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ICC Note:
The story of a Palestinian convert to Christianity, the persecution he’s faced in his homeland, and how a church in the U.S. is trying to help.
By Mariana Silva
12/25/2011 Palestinian territories ( – If given a choice, Abdala Yusef would either stay in the U.S. or go back to Palestine. However, neither are possible if he wants to practice his faith and be with his family at the same time.
Abdala, a Palestinian Muslim who converted to Christianity in 2006, fled to the U.S. five years ago after being threatened by people in his village over his religion. Recently, he was denied religious asylum by the U.S. Citizenship and Immigration Services.
He said he was told his country allows residents to practice any faith of their choice, which is true in theory, although not exactly in the small village where he lived with his family.
“It started with just a conversation with some friends and talking about Christ,” Abdala said. “After that the problems started. I started getting phone calls from people I never met. Some of the people told me they would cut my tongue if I talked [about my new faith]. They scared my family. [The persecutors] asked me to stay home and not to leave the house until they were not looking for me.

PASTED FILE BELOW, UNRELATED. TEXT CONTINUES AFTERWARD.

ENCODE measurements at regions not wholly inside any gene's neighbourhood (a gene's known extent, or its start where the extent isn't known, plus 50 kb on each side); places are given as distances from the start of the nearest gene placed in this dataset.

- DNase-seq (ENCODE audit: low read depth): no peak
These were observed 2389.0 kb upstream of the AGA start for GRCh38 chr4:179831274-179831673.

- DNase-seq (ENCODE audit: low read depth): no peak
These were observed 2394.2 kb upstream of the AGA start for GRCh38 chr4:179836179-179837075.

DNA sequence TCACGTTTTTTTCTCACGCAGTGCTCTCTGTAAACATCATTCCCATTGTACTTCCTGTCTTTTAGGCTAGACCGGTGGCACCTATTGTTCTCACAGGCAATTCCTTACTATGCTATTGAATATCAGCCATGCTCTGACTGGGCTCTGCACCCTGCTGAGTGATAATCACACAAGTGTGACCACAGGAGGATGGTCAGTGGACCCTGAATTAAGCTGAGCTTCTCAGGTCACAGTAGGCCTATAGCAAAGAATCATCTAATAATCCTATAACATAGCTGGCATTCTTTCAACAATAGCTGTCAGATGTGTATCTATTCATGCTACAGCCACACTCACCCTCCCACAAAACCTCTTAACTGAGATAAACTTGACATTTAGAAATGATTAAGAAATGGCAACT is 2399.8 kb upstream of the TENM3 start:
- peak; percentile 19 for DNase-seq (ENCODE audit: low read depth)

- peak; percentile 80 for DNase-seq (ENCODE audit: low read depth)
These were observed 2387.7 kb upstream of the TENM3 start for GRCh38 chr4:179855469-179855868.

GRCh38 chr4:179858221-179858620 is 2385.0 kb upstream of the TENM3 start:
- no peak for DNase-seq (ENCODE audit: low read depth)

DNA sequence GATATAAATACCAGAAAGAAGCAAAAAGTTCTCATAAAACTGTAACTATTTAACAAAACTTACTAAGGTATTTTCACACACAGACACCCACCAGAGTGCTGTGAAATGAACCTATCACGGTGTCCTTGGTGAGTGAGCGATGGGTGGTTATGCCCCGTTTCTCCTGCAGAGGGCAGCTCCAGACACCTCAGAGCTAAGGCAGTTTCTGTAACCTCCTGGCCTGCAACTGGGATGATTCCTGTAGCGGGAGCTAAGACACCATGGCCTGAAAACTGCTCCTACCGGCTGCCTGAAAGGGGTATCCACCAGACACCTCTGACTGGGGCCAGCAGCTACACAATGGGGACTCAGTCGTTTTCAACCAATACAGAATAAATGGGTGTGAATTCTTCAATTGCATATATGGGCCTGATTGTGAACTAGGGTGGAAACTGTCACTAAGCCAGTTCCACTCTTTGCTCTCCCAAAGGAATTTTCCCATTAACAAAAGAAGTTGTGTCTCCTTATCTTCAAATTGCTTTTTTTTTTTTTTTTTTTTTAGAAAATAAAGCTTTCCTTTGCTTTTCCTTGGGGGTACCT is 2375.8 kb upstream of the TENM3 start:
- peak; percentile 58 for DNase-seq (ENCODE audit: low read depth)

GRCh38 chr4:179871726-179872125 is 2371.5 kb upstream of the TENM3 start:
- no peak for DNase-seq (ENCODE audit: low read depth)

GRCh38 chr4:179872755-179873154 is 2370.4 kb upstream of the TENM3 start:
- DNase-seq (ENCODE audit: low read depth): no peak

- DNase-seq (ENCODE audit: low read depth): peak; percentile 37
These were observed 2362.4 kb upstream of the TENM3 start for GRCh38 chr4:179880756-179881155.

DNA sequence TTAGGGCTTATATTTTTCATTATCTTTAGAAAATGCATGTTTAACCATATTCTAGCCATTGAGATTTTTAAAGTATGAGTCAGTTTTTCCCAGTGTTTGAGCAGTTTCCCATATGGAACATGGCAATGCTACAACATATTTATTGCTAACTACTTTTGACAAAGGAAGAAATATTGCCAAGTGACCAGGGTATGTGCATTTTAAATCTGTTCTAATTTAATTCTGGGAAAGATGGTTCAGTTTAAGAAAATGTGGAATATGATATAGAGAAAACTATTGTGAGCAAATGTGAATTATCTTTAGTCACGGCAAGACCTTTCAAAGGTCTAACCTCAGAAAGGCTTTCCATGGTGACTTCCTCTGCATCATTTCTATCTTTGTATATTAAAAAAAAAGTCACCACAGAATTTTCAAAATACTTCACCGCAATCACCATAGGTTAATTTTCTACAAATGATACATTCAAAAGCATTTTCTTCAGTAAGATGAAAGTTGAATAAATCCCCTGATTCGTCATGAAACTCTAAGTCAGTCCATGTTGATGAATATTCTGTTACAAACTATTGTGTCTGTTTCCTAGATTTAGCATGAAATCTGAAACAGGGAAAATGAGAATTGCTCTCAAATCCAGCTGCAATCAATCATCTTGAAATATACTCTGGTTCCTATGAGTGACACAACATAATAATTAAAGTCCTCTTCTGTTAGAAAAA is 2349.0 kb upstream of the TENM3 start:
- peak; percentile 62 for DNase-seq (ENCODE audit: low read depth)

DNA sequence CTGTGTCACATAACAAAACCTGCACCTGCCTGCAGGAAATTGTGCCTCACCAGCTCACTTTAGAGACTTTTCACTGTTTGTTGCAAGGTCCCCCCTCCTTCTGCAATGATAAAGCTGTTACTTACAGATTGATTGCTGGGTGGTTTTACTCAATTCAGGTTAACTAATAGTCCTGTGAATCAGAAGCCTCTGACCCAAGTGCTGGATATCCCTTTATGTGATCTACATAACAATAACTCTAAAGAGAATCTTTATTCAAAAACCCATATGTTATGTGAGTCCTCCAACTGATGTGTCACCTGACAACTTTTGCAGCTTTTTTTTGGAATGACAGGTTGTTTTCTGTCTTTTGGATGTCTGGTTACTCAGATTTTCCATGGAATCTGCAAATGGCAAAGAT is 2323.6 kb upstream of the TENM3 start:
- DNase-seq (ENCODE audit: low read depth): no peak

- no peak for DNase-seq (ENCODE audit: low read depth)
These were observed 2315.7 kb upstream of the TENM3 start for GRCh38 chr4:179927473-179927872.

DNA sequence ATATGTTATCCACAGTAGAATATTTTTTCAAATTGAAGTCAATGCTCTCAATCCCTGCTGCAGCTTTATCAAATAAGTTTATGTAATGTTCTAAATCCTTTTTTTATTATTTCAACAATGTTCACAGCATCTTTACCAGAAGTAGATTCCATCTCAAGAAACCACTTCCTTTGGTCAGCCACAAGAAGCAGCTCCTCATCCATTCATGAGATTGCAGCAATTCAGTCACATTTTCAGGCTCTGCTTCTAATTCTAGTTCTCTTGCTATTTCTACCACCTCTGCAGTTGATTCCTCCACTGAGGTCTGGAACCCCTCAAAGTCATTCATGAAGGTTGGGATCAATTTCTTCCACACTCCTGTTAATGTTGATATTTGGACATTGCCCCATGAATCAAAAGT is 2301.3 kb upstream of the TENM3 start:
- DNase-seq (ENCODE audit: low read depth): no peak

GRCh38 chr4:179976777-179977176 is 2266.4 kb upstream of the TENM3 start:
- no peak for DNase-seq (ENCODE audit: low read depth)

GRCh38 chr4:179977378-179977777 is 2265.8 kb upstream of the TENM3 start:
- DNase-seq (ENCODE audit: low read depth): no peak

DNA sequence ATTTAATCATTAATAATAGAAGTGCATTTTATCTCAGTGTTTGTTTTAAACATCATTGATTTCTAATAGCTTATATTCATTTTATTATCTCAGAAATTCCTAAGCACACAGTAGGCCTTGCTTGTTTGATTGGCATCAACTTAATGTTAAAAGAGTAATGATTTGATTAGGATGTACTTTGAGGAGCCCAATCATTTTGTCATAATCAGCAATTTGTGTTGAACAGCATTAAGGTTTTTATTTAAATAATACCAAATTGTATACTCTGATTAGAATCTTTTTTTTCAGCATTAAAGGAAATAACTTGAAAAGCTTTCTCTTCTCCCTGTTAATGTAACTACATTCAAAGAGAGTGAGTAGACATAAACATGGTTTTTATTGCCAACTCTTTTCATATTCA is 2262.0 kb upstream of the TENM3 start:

“If I left home, I would get in trouble,” Abdala said. “That meant if I left home, they would kill me. To kill people over there is very easy. It is not a big deal, it is not something dangerous or something hard.”
He said he had to stay home for three months after that.
One day when he decided to take the children to a small town to shop, he was stopped by men wearing masks. When they asked Abdala to walk with them, he knew what was about to happen.
Luckily, as he was taken away from his vehicle, an Army corps officer drove by and scared the masked men away.
“Right then I knew I was in trouble,” Abdala said. “I knew people would go after me and they would kill me, so I decided to leave the country.” And that meant leaving his wife and six children in Palestine, too.

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